Almost a year and a half after his extraordinary cremation in February last year, the ashes of the late King Father Norodom Sihanouk will be marched through the streets of Phnom Penh today as part of an elaborate three-day ceremony that began yesterday, before being interred at the Silver Pagoda on Saturday, their final resting place.
The King Father had requested to have his ashes interred in the same stupa where the remains of his daughter, Princess Kantha Bopha, who died in 1952 at the age of 4 from leukemia, are kept.
The event, being celebrated as an official holiday and expected to draw tens of thousands today, has been characterised by those close to him as a “final farewell” to Sihanouk, who as a monarch, politician and statesman loomed large over Cambodia for more than 60 years.
Yesterday evening, 3,600 monks gathered outside the Royal Palace in meditation and prayer ahead of what was scheduled, according to one program of events, to be a speech and greeting from King Norodom Sihamoni, who had been meeting with Prime Minister Hun Sen inside.
But the King ultimately did not emerge, leading many, including a few lower-level palace officials, to speculate that the presence of a heavy contingent of opposition lawmakers led by Cambodia National Rescue Party deputy president Kem Sokha had swayed his decision.
Oum Daravuth, adviser to the secretary of the Queen Mother, could not be reached for comment, while Information Minister Khieu Kanharith denied that the King had any plan to greet people. Other high-ranking officials on the organising committee dodged questions on the issue.
Earlier yesterday morning, officials from every ministry had offered alms to monks outside the palace before paying their respects at the recently erected statue of Sihanouk in front of Independence Monument, where they offered wreaths.
Today’s procession is the largest and most public event of the three-day program. The late King Father’s ashes are to be interred tomorrow per his wishes.
“The King made a number of wills and each will changed procedure. But the last will made clear he wanted his ashes in the stupa of Princess Kantha Bopha and they have very much respected the will,” said Julio Jeldres, Sihanouk’s former private secretary and official biographer.
But the stupa, which was built in 1960, required serious refurbishment and renovation, according to palace insiders, explaining the lengthy period between cremation and interment.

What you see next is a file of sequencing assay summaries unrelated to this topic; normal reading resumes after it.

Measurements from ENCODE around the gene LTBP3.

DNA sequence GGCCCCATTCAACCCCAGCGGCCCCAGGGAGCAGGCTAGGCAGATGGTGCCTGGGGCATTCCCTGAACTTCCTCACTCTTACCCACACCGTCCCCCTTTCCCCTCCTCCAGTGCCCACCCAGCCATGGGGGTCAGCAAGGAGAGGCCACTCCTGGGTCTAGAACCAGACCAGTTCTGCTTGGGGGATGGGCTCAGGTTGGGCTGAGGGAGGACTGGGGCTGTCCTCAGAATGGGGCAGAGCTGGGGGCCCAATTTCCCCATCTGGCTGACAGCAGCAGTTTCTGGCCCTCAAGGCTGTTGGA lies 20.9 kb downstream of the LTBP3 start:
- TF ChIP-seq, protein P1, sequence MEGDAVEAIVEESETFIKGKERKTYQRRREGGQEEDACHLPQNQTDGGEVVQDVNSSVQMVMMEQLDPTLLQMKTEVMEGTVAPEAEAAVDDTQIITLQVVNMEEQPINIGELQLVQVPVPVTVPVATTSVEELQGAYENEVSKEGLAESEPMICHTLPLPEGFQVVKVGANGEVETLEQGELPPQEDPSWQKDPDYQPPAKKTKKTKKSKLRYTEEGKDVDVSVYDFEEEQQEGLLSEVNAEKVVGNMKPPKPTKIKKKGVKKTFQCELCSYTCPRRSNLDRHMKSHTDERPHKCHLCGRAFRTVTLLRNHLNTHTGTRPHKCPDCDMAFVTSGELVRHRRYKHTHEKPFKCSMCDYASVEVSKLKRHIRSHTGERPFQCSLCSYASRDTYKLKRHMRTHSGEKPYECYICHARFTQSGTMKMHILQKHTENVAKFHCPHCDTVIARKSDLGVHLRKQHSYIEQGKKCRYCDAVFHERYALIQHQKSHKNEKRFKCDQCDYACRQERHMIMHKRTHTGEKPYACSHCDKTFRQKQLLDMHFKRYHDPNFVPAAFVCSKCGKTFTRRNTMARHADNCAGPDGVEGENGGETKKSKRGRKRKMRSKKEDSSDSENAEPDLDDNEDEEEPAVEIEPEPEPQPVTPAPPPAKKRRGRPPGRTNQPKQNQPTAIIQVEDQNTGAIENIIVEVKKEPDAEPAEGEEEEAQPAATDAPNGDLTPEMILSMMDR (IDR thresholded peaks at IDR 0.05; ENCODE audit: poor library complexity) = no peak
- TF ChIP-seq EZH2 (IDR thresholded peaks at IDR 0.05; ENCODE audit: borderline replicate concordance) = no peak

“The former stupa of Princess Kantha Bopha was not in very good [condition], so they had to reinforce it and embellish it a bit better to be worthy of Sihanouk,” said Son Soubert, high privy councillor to King Norodom Sihamoni.
The Silver Pagoda is also home to a stupa bearing the ashes of Sihanouk’s father, King Norodom Suramarit, who reigned from 1955 until his death in 1960, and his wife Queen Sisowath Kossamak, who died in 1975.
King Ang Duong, Sihanouk’s great-great-grandfather, and Ang Duong’s son, King Norodom, also have stupas dedicated to them in the Silver Pagoda compound.
Other monarchs are memorialised at the old royal capital of Oudong.
“There is no prescription as to where the King should be enshrined,” said Soubert, adding, however, that Sihanouk’s choice was unsurprising. “I think it’s logical, because he loved that daughter a lot and when he used to travel, he always took the urn of that daughter with him.”
Following the cremation last year, some of Sihanouk’s ashes were scattered by the royal family at the confluence of the Mekong, Tonle Sap and Tonle Bassac rivers, while some were sent to a Buddhist temple in Japan.
Today’s procession will see 7,000 police, military and military police officers deployed to the streets around the palace, national police spokesman Kirth Chantharith said.
Large stretches of Street 178, Norodom Boulevard, Sihanouk Boulevard and Sothearos Boulevard will be blocked.
While he couldn’t specify how many people would attend, Chantharith said “all people were welcome”.